Another post from me from my series of blog posts I am hoping to make on the topic area of Extractables & Leachables (E&L). In this one I thought I would talk about Extractable Studies, and why there seem to be so many different kinds.
On my website there is a definition of what an extractable is and what is an extractable study. It says,
Extractable Studies: Chemical analysis / testing that exposes a sample of the container closure system or manufacturing system part to a selected solvent system or conditions that either simulates the product formulation or aggressively extracts (but not destructs) the material at accelerated conditions in order to inform the potential for leachables under normal use. Therefore, extractables are the substances which are removed from the container closure or manufacturing material during studies. Extractable studies therefore can be used as a tool to assess risk from leachables.
I hope that you find it useful but there are many different reasons for conducting an Extractable Study and that is why perhaps people have come up with several different terms;
Controlled Extraction Study, Accelerated Extractable Study, Simulated Leachable Study, etc.
What I wanted to clarify is that these are all extractable studies. That is, they are designed studies - designed by people like me.
They may or may not be good fits to what patients might receive when they take the medicine, that depends on the study and to a certain extent the drug product and how easy it is to model it. They do take experience and skill to get right.
I would say there are five main uses for extractable studies:
Material Selection: When you first start a project, someone has to make a decision on what materials you are going to include either in your manufacturing process or container closure or device.
This choice will hopefully be made on the basis of knowledge and understanding rather than a random one!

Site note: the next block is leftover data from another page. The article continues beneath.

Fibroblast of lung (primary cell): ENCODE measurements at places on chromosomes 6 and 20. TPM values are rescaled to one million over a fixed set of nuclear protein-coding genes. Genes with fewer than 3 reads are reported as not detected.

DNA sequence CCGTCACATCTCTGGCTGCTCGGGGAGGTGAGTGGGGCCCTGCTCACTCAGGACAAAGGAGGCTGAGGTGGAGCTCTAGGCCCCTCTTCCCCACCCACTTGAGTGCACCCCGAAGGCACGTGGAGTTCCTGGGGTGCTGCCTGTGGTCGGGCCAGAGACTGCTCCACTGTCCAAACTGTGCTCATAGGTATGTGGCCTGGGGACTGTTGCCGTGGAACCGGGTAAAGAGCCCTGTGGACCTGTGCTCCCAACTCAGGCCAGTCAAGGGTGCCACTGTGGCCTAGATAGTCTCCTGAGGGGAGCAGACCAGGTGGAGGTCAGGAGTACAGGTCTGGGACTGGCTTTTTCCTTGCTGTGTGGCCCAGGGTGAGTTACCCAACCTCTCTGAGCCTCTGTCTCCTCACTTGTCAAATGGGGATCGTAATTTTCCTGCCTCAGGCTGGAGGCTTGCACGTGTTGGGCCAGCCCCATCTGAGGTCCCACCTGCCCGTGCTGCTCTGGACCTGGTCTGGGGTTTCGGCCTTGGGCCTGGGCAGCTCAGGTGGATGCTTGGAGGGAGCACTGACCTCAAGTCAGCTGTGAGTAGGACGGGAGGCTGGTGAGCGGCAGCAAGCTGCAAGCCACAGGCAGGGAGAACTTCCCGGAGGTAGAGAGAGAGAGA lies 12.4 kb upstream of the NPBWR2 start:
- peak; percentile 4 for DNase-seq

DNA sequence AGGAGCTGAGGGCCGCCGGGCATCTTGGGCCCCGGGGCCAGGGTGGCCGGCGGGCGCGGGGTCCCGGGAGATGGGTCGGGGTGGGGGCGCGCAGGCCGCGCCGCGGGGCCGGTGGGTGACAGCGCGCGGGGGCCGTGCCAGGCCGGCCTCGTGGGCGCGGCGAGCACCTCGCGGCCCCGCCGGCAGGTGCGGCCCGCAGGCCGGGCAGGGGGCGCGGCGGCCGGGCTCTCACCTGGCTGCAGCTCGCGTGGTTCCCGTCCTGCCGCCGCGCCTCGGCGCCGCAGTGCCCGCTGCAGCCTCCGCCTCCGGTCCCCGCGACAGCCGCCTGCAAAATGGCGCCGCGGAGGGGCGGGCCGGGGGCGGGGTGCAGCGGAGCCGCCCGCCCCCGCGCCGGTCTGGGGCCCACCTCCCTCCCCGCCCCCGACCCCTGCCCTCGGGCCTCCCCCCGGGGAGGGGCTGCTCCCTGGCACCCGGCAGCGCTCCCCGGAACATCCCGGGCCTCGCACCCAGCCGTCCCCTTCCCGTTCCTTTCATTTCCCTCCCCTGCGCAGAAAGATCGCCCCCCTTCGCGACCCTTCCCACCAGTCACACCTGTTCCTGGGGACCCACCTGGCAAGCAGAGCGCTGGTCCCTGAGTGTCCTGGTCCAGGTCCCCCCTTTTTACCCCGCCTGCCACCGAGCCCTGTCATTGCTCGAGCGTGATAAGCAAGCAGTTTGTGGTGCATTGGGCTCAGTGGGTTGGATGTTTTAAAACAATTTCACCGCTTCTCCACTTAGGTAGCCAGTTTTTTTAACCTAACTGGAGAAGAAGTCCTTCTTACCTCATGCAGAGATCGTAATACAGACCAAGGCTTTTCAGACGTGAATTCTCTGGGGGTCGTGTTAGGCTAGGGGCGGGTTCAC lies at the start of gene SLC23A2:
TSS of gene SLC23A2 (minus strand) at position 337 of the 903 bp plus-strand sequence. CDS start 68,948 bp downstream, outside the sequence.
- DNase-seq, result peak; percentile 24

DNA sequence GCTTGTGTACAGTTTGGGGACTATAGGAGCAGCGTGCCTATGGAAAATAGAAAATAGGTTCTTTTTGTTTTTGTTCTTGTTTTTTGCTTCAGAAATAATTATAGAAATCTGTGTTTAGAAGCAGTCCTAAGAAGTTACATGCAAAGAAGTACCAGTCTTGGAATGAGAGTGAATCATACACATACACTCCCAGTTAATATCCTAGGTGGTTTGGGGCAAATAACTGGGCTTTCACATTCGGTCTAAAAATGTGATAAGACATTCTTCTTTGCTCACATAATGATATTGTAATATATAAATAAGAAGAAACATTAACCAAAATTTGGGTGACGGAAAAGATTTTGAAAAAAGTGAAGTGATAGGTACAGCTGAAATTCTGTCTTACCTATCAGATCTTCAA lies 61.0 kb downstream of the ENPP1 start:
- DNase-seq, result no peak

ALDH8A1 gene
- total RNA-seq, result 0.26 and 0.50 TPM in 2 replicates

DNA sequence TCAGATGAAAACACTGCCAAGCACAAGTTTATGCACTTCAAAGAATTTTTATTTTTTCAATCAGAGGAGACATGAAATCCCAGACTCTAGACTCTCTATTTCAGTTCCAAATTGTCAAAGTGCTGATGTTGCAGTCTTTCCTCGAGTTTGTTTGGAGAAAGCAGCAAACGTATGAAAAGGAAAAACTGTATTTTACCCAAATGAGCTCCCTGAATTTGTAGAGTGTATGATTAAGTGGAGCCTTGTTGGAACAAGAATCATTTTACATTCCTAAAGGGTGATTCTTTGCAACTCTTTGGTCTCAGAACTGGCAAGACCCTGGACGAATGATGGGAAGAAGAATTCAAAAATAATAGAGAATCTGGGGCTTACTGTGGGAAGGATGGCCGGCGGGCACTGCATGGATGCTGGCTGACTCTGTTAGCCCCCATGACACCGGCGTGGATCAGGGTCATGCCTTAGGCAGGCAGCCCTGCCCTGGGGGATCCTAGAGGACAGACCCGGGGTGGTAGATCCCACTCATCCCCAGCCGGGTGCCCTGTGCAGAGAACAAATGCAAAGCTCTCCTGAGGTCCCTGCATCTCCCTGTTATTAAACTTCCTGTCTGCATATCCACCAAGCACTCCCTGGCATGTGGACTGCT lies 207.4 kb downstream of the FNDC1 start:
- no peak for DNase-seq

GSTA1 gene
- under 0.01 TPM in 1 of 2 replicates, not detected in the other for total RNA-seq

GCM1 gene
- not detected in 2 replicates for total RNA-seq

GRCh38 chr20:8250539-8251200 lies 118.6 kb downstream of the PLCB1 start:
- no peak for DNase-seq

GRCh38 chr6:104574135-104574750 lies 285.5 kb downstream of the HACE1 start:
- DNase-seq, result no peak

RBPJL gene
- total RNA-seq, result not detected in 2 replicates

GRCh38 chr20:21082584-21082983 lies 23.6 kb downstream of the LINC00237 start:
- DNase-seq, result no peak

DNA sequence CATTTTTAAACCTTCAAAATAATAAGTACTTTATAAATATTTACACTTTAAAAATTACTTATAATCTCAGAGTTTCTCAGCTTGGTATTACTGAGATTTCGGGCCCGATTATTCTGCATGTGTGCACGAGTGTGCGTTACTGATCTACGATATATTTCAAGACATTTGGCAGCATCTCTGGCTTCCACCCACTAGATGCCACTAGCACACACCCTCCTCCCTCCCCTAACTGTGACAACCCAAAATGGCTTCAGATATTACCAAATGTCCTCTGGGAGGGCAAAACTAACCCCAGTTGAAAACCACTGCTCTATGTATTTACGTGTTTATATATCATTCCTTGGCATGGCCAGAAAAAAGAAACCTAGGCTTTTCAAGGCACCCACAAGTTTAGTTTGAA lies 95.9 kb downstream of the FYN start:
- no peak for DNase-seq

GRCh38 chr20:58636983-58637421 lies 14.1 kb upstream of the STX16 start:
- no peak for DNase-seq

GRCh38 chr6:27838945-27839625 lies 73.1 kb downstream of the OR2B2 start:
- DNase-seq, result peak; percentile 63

One way to get that is through an Extractable Study. These type of studies should allow you to select one component / material compared to another, and the design of the study should compliment that. It does not necessarily require a study which models leaching but you might aim to do that.
This would depend on your project needs. This might mean a range of different studies each designed to measure a different attribute which is important; Safety, Quality or indeed another project attribute such as security of supply, or cost.
Extractable Studies to demonstrate "potential" leachables: These type of studies aim to predict leachable in the drug product but can also vary widely from very much worst case to closely matched to leachables, both from a what and how much is detected.
Careful selection of conditions can tune these studies to reflect the requirement.
You will often see this Venn diagram illustrating how Leachables are a sub-set of Extractables. More recently people have been careful to draw the diagram with the leachable area not quite overlapping the extractable one. This is to remind people that extractable studies may or may not be a complete predictor of leachables. Some leachable can not be detected with one material extractable study (more on that in another post I think)
Extractable studies which are part of development of suitable leachable methods:
Clearly to develop an appropriate leachable method (perhaps a future blog post) you must know (if at all possible) the kinds of substances which you need to analysis for. Leachable methods are time consuming to develop. Picking the right method for the job is made a lot easier if you know what to look for, using the output from an extractable study aids in this development.
Extractable methods as quality control methods: These are a sub-set of other extractable methods, in that they could be the same or different from previously described ones. They are designed to be operated in conjunction with a specification and acceptance criteria. Therefore they must be robust and reproducible
The final main type is where they replace leachable studies all together: It is not always possible to develop a leachable method (See my presentation on 13th November at Smithers E&L conference in London).
In these circumstances, extractable methods have to be suitable to replace the leachable method. That is, they need to be quantitative and they need to have been validated so demonstrate they can replace leachable studies.
Hope you enjoy this post: Contact me at Jason.Creasey@MavenEandL.com if you need further help. Also keen you hear if you think these blogs are useful, and any ideas or topic you wish me to write about in a future blog please let me know.
Next one I am thinking about...Top Ten Mistakes in Leachable Study Design